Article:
On Sept. 24, 1977, the world was introduced to Georg and Yortuk Festrunk, two of the most memorable characters in the history of ‘Saturday Night Live.’ The brothers, played by Steve Martin and Dan Aykroyd, were humorous reflections of the sexualized ‘70s, an era that saw a boom in promiscuity, pornography and swinging. As young immigrants from Czechoslovakia, the Festrucks were obsessed with finding “foxes” and their “big American breasts,” yet somehow their continuous advances never led to success with the fairer sex. Still, that didn’t stop these “wild and crazy guys” from trying time and time again, as their distinctive fashion and hilarious catchphrases made the characters pop-culture icons.

Keith Moon Haphazardly Jams With Led Zeppelin

The Who's Keith Moon was already an essential part of the Led Zeppelin story long before 1977 — legend has it one of the drummer's insults inspired the band's name. Then on June 23 of that year, he joined the group onstage at the Forum in Los Angeles, banging around on percussion, briefly sitting behind John Bonham's drums and comically addressing the crowd behind the microphone. Sadly, it was Moon's last U.S. stage appearance before his death in September 1978. On July 24, 1977, just a month after that show, Led Zeppelin played their final show in the country.

'Annie Hall' Takes on Adult Relationships

Released on April 20, 1977, ‘Annie Hall’ marked the greatest romantic comedy of the '70s. The film found Woody Allen at his neurotic best, playing a comedian obsessed with figuring out why his relationship with the titular Annie Hall, played by Diane Keaton, failed. The movie remains one of the best of Allen’s career, the filmmaker having written and directed ‘Annie Hall,’ as well as starring in it. Still, it was Keaton who turned the flick into a cultural marker, her charming and eccentric turn as Annie resonating profoundly with female viewers. Of special note, the character’s clothing, which made fashionable items traditionally thought of as menswear - such as neckties, vests and button-down shirts.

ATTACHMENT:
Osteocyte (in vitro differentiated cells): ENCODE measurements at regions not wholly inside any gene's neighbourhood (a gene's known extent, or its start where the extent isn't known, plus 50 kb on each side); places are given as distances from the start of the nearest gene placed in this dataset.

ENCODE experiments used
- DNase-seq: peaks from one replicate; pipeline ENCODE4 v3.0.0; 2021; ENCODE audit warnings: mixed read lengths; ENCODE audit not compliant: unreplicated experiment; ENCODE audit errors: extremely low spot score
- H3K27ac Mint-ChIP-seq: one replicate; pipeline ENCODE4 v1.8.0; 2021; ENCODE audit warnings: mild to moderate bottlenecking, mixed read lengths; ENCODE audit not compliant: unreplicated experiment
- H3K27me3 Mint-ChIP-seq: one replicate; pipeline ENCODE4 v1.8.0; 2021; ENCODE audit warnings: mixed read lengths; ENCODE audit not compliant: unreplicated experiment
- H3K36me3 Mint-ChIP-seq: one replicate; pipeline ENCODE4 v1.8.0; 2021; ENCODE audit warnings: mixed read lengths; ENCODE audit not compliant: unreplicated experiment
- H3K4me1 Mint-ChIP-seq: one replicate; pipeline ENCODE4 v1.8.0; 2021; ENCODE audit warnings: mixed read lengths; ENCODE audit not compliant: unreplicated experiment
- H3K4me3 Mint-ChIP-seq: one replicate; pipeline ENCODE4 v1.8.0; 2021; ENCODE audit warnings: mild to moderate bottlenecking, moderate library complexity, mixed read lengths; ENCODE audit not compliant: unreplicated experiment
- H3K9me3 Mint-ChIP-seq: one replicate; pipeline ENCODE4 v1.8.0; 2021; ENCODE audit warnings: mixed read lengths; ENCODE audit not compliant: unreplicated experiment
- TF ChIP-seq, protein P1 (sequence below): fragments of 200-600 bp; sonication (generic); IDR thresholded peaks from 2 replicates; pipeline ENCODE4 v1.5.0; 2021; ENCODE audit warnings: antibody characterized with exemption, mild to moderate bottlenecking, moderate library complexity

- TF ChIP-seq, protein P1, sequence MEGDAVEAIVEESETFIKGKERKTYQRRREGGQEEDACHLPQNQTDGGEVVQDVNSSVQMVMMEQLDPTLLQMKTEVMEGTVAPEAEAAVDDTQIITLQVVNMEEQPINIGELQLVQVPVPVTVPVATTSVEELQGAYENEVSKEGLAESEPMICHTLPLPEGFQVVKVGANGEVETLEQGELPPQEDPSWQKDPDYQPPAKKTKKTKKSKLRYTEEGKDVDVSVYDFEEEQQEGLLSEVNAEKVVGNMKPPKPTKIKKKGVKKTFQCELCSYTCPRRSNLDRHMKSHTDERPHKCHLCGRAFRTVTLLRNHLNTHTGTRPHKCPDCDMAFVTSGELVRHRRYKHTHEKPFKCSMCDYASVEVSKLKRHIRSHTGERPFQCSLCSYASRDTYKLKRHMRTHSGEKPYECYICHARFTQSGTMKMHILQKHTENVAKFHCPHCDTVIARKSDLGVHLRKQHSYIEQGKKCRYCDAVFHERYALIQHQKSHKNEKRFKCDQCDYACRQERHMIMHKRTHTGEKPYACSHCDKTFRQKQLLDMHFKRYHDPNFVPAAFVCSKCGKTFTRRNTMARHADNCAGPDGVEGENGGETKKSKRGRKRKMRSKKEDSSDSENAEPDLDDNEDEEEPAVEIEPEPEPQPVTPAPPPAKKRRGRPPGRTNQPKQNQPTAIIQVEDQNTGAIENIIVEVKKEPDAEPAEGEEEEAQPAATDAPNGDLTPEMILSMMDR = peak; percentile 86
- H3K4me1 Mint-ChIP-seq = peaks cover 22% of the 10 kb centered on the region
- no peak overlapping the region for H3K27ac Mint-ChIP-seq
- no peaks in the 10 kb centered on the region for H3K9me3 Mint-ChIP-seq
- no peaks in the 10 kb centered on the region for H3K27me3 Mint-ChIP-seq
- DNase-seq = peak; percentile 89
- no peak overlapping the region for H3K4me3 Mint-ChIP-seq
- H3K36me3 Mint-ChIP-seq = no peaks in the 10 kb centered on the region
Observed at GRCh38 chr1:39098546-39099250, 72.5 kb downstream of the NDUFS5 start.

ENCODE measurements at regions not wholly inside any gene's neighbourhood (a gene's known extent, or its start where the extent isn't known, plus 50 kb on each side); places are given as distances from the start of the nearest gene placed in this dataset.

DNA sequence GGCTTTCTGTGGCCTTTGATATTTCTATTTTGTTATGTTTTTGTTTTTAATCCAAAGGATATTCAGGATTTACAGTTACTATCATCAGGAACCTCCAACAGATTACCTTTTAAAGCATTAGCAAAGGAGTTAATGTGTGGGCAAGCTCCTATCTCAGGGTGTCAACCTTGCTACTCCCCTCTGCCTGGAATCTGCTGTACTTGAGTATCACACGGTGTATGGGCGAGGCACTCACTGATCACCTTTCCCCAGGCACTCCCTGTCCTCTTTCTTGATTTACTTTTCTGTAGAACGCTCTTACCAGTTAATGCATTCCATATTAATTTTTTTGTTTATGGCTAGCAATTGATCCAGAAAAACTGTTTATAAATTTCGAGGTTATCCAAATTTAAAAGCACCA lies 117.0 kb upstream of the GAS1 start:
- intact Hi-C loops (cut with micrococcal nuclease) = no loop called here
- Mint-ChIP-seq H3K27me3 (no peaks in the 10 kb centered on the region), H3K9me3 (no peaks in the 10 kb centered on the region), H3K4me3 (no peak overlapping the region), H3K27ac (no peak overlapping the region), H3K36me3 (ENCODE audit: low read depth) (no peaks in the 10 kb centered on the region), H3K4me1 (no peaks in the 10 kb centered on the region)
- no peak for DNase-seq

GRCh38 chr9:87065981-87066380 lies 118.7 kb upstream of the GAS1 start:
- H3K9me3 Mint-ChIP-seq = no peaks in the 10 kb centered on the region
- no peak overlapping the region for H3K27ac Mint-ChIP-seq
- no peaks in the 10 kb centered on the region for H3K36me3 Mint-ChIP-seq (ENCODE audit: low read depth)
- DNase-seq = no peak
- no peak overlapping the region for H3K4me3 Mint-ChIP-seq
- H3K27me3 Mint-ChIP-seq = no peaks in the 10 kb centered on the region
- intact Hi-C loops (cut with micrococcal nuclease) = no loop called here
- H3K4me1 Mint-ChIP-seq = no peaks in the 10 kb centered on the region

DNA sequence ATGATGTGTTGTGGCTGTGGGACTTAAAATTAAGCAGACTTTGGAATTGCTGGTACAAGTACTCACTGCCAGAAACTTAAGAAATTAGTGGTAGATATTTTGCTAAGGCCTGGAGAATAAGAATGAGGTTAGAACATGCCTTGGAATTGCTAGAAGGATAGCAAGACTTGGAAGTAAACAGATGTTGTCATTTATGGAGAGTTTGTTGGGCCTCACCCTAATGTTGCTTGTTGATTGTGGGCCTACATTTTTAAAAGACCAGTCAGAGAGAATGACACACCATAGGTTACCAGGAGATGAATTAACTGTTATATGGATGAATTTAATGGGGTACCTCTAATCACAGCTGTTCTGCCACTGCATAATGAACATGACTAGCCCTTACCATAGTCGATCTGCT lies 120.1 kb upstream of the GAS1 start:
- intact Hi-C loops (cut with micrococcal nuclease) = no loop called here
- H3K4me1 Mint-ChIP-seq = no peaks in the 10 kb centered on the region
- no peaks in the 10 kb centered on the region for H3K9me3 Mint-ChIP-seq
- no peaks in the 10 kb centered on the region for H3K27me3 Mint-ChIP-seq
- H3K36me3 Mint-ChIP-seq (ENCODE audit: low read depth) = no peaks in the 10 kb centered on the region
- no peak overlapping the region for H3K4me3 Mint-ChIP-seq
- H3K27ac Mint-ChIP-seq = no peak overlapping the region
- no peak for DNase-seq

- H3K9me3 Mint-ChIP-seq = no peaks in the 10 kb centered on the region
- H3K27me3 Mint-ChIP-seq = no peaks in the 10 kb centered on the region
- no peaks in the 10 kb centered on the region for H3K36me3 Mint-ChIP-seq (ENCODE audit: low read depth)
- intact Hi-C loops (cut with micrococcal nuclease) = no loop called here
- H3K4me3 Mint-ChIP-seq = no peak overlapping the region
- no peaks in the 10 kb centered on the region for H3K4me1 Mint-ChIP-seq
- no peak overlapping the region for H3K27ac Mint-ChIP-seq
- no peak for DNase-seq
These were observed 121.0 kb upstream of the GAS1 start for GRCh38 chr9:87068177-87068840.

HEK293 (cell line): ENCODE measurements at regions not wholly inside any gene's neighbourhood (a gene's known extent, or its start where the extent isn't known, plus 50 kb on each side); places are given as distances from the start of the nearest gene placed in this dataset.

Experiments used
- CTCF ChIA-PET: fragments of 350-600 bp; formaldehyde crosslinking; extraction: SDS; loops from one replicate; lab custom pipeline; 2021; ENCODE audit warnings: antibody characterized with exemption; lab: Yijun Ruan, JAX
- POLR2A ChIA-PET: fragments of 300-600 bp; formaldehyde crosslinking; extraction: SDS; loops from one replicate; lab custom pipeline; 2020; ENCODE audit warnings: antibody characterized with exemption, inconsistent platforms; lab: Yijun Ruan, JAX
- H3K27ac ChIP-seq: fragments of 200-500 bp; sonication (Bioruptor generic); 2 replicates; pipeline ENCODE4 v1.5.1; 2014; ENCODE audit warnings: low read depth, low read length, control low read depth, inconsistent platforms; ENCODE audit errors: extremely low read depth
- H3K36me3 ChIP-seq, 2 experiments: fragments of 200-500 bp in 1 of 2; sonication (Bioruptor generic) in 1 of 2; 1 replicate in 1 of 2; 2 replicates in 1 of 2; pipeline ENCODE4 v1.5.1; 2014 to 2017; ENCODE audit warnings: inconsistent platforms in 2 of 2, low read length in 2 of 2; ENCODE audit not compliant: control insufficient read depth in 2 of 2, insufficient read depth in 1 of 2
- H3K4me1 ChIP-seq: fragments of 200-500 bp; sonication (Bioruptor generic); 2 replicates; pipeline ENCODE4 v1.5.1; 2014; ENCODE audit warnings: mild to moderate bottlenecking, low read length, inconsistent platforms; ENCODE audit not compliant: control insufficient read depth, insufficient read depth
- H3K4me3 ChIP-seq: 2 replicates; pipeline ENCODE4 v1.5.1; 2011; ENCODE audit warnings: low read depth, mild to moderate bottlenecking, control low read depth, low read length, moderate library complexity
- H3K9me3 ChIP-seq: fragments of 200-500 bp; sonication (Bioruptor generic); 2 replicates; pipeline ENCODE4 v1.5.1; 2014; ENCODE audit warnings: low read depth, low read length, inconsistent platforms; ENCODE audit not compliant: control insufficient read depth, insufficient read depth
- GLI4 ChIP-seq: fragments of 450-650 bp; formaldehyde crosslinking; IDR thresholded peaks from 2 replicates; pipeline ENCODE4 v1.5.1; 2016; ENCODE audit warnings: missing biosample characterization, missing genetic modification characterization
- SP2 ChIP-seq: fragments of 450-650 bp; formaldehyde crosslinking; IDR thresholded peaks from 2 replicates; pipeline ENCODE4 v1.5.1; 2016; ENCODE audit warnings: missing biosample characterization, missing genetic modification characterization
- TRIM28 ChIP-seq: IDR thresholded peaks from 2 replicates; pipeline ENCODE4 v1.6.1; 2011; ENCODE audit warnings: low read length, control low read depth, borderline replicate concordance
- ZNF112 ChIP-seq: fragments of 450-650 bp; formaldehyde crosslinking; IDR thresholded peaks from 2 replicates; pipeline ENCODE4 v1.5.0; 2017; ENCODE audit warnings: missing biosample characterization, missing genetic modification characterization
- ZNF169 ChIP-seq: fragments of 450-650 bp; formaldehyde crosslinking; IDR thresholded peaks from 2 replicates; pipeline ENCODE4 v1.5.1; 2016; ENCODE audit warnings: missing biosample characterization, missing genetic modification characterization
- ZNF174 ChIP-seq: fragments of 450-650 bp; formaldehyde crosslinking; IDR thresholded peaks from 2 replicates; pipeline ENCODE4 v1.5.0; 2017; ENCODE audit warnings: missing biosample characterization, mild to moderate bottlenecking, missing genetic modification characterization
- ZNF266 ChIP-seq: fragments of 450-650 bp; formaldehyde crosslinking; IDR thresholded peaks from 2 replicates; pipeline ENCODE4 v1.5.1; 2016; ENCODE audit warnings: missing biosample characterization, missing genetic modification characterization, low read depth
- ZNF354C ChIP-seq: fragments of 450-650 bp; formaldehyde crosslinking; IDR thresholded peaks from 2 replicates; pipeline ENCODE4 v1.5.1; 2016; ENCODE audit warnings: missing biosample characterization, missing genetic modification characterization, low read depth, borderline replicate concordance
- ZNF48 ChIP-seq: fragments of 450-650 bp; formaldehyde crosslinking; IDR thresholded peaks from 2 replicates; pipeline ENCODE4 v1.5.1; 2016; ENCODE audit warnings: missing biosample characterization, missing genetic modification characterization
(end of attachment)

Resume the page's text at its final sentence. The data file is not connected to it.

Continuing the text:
Keith Richards Busted in Toronto

On Feb. 27, 1977, Keith Richards and girlfriend Anita Pallenberg were arrested in Toronto and charged with possession of heroin, with the Rolling Stones guitarist also accused of trafficking due to the large quantity in his baggage. The charge carried the possibility of life in jail, but he plea-bargained to a possession charge, with the judge giving him a year of probation and a one-year suspended sentence. During the legal battle, a young blind woman told the judge of how Richards had taken care of her at Rolling Stones shows, and, as a part of the deal, the Stones were required to play two concerts benefiting the Canadian National Institute for the Blind.

‘Three’s Company’ Debuts

One of the most identifiable sitcoms of the '70s, 'Three's Company" debuted in March 1977. Besides helping to make stars of John Ritter, Suzanne Somers and Joyce DeWitt, the show marked one of the first major instances where a television program made homosexuality a central plot point. Ritter’s character, Jack Tripper, had to pretend to be gay in order receive landlord approval to live with two single females housemates. In doing so, ‘Three’s Company’ was able to cleverly convey a changing perspective - the elderly landlord’s “traditional” view toward men living with women vs. the younger characters’ “progressive” outlook toward gay people. That’s not to say that ‘Three’s Company’ was overly enlightened. The show still regularly used gay jokes, where snide comments questioning the masculinity of Tripper were par for the course. Still, the fact that such a character would even make it to television was eye-opening and reflective of the evolving culture in the latter part of the ‘70s.

Rush Bid 'A Farewell to Kings'

Rush reached peak prog with their back-to-back classics 'A Farewell to Kings' and 'Hemispheres.' But the former, which followed their 1976 breakout '2112,' offered a more seamless blend of technicality and melody — from the conceptual sci-fi voyage of "Cygnus X-1 Book I: The Voyage" to the punchy title-track to the sentimental semi-ballad "Closer to the Heart."